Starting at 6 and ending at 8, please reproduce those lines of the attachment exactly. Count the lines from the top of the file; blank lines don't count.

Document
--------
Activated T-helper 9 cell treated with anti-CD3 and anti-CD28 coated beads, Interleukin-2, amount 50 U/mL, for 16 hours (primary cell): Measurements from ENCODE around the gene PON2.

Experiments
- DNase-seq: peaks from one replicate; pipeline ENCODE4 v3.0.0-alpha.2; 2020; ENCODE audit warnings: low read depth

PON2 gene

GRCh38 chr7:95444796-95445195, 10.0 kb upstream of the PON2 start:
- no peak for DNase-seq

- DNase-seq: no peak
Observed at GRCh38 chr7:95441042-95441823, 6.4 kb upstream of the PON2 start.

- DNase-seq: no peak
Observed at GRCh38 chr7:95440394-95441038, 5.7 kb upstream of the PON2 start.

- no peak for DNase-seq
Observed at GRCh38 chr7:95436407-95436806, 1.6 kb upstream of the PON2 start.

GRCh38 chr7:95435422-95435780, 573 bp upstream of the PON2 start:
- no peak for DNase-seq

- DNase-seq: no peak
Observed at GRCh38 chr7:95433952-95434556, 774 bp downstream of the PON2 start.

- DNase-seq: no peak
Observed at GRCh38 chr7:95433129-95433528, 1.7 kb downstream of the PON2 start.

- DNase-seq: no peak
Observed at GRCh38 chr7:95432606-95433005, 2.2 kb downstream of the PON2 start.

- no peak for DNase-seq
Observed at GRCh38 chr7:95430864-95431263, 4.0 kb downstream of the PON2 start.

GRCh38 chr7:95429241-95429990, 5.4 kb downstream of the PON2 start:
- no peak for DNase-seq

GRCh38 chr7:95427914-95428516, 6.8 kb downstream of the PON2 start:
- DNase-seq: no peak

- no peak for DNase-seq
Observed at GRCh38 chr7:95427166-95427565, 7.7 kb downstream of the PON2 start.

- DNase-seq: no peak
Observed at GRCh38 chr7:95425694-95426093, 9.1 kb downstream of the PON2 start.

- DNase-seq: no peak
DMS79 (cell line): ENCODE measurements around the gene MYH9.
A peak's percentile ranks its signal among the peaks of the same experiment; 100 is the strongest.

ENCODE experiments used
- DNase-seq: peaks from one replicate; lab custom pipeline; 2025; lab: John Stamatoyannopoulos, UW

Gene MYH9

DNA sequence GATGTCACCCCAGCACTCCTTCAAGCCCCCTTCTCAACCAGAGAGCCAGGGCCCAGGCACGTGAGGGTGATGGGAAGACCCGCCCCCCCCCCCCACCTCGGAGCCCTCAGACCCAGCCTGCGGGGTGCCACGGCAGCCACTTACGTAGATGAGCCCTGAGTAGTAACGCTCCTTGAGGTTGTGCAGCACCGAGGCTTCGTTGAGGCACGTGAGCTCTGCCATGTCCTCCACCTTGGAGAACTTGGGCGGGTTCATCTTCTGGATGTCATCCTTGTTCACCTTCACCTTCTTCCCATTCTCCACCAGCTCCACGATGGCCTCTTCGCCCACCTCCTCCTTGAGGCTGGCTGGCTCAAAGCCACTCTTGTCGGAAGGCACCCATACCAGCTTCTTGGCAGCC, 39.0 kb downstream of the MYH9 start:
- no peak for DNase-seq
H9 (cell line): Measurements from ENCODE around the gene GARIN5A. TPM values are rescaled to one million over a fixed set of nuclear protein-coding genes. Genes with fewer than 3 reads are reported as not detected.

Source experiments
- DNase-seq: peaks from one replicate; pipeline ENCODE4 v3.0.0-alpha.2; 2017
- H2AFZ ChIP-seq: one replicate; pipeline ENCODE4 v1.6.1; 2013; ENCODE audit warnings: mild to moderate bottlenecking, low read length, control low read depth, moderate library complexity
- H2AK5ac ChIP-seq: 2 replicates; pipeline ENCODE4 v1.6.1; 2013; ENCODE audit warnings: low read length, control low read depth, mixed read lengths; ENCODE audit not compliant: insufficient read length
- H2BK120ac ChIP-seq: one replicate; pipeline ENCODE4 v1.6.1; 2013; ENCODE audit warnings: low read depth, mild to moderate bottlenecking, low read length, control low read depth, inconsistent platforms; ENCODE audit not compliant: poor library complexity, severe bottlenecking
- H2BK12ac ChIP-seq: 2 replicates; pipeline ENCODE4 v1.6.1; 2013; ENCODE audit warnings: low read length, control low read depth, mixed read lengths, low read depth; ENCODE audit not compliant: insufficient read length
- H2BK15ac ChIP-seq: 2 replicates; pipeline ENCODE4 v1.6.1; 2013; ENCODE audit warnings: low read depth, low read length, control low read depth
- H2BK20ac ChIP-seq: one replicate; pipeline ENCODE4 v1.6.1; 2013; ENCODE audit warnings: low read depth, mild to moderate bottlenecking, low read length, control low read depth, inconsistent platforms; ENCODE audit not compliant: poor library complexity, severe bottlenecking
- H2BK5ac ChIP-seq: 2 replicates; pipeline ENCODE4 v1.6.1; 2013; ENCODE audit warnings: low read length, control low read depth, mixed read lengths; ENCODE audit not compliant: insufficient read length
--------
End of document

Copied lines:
- no peak for DNase-seq

- DNase-seq: no peak
Observed at GRCh38 chr7:95441042-95441823, 6.4 kb upstream of the PON2 start.